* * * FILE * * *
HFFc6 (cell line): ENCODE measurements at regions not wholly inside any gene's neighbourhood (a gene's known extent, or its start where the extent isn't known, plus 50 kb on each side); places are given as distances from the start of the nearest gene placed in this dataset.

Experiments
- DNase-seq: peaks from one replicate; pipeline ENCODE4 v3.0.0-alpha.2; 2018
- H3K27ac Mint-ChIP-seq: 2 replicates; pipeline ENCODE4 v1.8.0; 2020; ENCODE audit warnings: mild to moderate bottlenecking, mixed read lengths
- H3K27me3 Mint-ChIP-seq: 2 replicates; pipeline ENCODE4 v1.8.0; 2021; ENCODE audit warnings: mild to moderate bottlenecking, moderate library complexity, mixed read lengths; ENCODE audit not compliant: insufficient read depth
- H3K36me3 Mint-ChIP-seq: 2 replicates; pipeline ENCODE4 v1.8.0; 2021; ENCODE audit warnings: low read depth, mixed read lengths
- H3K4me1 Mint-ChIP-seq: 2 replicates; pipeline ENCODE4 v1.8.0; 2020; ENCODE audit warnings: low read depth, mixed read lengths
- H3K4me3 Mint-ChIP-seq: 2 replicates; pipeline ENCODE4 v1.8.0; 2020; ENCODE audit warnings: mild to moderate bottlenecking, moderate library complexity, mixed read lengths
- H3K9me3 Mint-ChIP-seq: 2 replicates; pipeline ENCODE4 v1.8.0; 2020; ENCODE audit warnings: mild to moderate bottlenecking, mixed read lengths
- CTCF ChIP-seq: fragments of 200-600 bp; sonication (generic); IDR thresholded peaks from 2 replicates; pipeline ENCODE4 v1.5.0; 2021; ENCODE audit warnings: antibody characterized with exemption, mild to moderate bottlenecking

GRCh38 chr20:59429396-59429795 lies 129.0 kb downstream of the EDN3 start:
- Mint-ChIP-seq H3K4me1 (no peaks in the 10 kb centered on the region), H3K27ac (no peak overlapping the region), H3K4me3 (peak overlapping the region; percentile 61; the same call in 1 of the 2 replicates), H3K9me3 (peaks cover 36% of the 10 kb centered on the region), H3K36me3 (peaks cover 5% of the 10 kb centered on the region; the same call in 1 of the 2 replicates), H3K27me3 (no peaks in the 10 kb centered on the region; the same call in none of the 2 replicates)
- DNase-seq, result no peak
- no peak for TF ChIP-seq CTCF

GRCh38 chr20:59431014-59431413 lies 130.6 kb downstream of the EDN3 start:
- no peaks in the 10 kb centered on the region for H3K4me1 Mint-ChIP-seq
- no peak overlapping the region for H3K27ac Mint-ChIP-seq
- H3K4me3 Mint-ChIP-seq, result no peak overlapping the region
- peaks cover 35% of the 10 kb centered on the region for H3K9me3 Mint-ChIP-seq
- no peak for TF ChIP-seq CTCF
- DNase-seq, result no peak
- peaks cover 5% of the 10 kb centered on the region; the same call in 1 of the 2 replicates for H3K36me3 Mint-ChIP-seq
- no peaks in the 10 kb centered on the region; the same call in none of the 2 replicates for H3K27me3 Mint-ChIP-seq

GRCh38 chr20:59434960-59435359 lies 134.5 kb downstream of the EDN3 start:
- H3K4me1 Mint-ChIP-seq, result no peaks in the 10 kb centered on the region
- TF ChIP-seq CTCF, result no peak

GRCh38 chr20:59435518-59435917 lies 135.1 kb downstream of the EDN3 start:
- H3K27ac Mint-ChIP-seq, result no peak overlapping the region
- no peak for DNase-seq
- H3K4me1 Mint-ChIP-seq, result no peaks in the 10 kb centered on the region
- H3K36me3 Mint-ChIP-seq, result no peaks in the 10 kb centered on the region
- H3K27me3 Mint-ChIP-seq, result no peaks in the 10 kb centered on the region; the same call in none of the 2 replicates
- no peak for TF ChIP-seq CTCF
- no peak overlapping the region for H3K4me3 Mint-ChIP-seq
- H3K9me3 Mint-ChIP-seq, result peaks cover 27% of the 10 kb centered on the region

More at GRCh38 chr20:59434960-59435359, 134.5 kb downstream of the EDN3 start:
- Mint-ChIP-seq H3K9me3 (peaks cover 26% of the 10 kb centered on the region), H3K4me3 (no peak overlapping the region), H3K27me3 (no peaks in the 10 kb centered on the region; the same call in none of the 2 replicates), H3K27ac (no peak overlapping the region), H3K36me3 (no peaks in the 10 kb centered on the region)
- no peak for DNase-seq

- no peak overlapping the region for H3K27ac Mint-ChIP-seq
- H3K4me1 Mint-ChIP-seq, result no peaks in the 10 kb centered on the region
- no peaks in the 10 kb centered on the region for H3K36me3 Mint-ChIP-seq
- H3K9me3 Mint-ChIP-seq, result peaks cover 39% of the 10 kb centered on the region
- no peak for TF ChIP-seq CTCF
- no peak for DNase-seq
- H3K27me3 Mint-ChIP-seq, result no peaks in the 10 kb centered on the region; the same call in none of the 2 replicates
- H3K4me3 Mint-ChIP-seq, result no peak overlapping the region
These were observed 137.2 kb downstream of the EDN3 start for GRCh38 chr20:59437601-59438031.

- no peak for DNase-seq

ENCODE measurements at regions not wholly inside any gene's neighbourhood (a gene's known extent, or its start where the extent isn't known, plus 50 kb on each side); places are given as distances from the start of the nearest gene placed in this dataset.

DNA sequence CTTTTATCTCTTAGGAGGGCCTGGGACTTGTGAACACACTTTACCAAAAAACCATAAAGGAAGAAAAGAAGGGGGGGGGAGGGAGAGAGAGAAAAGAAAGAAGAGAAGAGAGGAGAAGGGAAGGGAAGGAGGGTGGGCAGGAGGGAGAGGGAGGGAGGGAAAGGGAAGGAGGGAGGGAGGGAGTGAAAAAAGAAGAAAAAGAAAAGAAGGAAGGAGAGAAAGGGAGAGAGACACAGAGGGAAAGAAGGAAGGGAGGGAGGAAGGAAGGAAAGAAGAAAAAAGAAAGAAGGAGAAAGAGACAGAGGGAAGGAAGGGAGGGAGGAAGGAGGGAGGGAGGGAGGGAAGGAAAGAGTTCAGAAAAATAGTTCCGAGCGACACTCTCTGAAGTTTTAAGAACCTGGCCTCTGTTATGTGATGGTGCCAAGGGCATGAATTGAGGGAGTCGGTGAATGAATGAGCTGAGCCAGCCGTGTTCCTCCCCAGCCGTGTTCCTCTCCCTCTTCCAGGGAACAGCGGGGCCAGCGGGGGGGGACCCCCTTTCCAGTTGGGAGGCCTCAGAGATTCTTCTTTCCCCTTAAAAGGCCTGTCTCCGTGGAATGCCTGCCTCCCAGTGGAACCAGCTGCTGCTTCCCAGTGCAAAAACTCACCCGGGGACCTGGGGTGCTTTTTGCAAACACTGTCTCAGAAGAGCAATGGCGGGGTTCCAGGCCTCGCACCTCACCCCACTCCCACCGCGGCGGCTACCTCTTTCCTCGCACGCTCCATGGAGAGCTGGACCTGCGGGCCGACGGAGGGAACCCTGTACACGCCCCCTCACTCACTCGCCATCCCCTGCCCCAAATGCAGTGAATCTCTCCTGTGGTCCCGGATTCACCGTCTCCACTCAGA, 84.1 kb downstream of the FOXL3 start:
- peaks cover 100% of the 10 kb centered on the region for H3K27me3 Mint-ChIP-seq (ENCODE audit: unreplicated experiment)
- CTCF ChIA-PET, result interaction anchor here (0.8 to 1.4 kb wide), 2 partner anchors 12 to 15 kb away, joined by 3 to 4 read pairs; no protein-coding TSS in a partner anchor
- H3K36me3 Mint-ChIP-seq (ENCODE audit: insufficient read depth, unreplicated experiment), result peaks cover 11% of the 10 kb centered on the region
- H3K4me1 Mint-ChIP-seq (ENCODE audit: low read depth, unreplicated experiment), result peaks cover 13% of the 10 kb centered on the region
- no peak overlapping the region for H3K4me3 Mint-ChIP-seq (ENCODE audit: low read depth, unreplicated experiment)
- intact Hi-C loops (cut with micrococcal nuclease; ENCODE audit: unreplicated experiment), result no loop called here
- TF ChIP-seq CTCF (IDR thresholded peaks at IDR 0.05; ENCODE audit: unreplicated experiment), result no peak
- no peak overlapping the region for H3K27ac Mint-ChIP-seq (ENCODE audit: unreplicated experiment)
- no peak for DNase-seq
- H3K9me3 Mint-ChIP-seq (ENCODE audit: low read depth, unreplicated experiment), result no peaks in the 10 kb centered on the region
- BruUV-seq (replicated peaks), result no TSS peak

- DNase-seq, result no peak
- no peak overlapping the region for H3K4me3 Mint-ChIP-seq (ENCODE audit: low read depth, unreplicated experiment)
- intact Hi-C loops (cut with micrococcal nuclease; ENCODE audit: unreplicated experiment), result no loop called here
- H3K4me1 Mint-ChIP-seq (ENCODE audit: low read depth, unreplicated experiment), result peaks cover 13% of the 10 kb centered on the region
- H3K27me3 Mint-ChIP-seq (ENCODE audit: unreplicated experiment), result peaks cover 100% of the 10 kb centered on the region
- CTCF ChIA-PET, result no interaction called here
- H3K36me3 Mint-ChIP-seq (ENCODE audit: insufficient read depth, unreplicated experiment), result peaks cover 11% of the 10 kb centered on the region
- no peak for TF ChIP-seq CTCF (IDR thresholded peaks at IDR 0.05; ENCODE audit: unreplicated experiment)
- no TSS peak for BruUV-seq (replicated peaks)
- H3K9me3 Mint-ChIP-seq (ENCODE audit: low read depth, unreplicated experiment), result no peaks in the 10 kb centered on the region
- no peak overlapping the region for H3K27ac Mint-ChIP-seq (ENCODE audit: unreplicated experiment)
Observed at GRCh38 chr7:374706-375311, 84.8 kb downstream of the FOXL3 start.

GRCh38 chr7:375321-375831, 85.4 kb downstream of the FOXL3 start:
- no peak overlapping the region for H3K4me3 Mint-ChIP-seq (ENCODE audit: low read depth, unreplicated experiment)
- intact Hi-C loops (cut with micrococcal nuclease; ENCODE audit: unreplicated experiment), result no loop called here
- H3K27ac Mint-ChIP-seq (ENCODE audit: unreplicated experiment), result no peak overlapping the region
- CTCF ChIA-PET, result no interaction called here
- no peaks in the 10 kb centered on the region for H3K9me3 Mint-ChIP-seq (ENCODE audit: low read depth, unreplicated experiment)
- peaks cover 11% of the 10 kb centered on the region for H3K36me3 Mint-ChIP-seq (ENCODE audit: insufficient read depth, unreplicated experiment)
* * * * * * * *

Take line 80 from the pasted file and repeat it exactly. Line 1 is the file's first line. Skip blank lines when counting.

- peaks cover 11% of the 10 kb centered on the region for H3K36me3 Mint-ChIP-seq (ENCODE audit: insufficient read depth, unreplicated experiment)